The Shakespeare Conference: SHK 25.156  Friday, 28 March 2014


From:        Gerald E. Downs <This email address is being protected from spambots. You need JavaScript enabled to view it.>

Date:         March 27, 2014 at 11:53:46 PM EDT

Subject:    Lukas Erne's Book Trade


Lukas Erne’s Shakespeare and the Book Trade is the sequel to Shakespeare as Literary Dramatist (2003). Its first sentence reestablishes his premise: “Shakespeare was a man of the theatre who wrote plays for the stage, but he was also a dramatist and poet who wanted to be read and who witnessed his rise as print-published author” (1). Even though most of Erne’s book argues that Shakespeare’s printed plays were more popular than had been thought, he seems to want the reader to conclude that Shakespeare was involved (beyond authorship) in the publication process itself.


Erne repeats and builds on the logical presumption that a playwright aware of the publication of many of his plays during his active years, even if their printing is unauthorized and imperfect, knows that his future work will also be printed; therefore, he is in some way writing for publication. Erne minimizes the apparent fact that once his narrative poems were printed, Shakespeare had no part in the publishing ventures. Has any other author been described as a witness to his rise? Does passivity convey the idea that an author wants to be read? What is behind these claims?


Shakespeare’s participation validates assumptions (for which there is little evidence) that have been under attack for some time. Virtually all textual investigators approach the problems without squarely confronting them. And yet Shakespeare scholarship is factionalized over the question of “foul papers and promptbook” printer’s copy. Most twentieth-century scholars took it for granite (if not marble) that authorized texts stand behind the Shakespeare quartos and folios. But skeptics (led by Paul Werstine’s example) question the assumption, voicing a probability that they reached print after getting clear of authorial control.


The reason for the skepticism is obvious: the plays were corrupted with no sign of authorial concern to set them right. Traditionalist heirs of Greg, Pollard, and Wilson (everyone, almost) still cling to notions that theatrical features in the texts come from the promptbooks used by “Shakespeare and his Fellows” and that most any other irregularities can be attributed to Shakespeare’s rough drafts. The circularity of the tradition is apparent when it confronts corruption head-on. For that reason the “bad quartos” were long ago relieved of official duty when their mysteries were consigned to actors familiar with the plays, whose “memorial reconstructions” were what got to print. When that solution faltered and questions persisted about other texts, loyalty oaths (to Sh & his F’s) began to lose influence: “Shakespeare revised Q1 Lear (printed from his inexplicable rough draft) to produce a new promptbook that became (with Q2) copy for F; do you believe it?” All together: Not altogether.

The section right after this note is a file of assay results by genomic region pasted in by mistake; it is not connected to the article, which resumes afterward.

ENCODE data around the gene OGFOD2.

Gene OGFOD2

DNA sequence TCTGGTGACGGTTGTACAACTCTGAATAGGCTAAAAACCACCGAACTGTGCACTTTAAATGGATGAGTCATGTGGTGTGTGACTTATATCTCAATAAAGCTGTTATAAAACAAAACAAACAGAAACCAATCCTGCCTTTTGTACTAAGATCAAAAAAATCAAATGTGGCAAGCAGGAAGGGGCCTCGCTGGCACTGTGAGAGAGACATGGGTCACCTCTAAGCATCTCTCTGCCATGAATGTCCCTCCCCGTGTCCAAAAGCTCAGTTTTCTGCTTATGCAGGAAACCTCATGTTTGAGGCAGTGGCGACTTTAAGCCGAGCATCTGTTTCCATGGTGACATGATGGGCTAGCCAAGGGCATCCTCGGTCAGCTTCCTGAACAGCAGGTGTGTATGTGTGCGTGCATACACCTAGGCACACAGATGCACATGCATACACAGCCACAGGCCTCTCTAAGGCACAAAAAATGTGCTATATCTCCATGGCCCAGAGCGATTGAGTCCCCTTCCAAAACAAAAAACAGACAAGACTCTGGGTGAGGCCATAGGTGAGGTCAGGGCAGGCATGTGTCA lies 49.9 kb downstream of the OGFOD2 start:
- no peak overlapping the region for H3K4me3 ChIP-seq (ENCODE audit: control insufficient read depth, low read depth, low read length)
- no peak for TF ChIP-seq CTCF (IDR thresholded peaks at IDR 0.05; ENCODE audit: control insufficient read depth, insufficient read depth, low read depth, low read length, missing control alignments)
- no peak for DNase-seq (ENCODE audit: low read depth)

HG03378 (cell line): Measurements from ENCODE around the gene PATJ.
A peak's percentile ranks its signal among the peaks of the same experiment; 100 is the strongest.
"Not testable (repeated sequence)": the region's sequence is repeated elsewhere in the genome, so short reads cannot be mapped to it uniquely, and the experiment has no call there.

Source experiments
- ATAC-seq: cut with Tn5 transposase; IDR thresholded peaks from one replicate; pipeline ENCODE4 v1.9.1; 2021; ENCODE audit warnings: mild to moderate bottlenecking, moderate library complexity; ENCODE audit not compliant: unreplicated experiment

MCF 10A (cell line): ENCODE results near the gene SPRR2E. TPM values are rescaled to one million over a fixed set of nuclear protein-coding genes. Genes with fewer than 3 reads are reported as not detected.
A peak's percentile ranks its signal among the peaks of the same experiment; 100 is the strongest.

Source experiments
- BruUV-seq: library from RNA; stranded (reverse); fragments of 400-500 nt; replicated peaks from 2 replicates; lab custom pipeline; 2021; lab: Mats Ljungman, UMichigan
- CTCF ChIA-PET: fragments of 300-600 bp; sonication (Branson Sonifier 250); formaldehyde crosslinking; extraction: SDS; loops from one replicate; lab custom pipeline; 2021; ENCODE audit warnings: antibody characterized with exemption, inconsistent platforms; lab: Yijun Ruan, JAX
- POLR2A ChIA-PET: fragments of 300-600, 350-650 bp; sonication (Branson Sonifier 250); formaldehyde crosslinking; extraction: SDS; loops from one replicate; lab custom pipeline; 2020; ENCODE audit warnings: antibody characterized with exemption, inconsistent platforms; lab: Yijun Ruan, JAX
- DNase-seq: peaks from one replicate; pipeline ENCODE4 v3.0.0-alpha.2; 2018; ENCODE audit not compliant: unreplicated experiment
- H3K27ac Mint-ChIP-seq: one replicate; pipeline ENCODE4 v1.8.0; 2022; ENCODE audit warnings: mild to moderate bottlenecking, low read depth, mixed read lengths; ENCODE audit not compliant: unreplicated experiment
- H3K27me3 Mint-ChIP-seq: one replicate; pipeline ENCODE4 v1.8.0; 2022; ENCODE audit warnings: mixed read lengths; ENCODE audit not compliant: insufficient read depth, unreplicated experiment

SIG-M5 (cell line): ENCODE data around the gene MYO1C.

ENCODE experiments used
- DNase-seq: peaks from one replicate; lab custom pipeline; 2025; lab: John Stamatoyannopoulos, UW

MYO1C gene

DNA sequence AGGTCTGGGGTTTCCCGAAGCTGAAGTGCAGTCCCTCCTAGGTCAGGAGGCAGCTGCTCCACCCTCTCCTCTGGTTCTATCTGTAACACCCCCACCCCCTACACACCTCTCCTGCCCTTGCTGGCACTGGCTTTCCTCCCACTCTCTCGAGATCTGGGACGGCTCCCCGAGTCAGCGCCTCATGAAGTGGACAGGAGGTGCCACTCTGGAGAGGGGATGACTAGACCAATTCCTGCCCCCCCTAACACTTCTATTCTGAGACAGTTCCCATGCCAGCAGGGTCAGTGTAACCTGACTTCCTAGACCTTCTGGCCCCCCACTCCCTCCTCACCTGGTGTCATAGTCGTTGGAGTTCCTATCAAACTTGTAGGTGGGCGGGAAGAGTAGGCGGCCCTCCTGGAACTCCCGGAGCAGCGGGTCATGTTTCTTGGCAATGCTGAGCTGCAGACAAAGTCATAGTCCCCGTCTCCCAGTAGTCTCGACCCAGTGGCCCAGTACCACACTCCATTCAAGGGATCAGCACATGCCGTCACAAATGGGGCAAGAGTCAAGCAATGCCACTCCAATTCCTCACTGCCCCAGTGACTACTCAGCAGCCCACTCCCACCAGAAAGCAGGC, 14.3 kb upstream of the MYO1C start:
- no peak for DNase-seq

Even Honigmann gave up on that one. But as late as 2010 he kept Shakespeare in control, in spite of all ills (such as the death of his mother-in-law !?): “Shakespeare’s patience and passiveness from 1594 to 1609, when one or more piracies of his work appeared almost every year, seem extraordinary. Equally extraordinary, I think, is the fact that in the next seven years (from 1610 to his death) he managed to put a stop to all new piracies. And, let us be clear . . .” (“How Happy was Shakespeare . . .?” MLR, 105 #4).


The equation (10 piracies = nothing) does seem extraordinary. But how do we know that Shakespeare himself stopped the bad quartos? None of this is very clear. Perhaps Honigmann has forgotten that the buccaneers had done Shakespeare a favor (according to Erne, 2003) by initiating his rise as a published playwright. If Erne fills in the blanks in his new book we may learn that Shakespeare was not only happy with his new books, but that he cooperated in their publication: that is, foul papers and promptbooks are back in business. That’s what Book Trade is about: authorized v. unauthorized texts. The popularity of printed playtexts is more or less a vehicle for defending the tradition that Shakespeare remains close to his extant texts, either by blessing the sale of playbooks altered under his guidance, or by seeing his rough drafts off to the printers to fulfill his literary ambitions.


To be fair, Erne asserts that his “study as a whole . . . stresses the importance of publishers, and it does so in the context of an author, Shakespeare, whom I see as complicit with – albeit not directly involved in – his dissemination by the book trade” (19). But how might an author be “complicit” yet not involved in publishing his own works? You won’t find an answer here; you won’t find the question. Nevertheless, it’s good to learn of Erne’s agreement with the opinion that Shakespeare left publication to questionable agents; the tenor of Book Trade elsewhere encourages readers to believe Shakespeare was involved.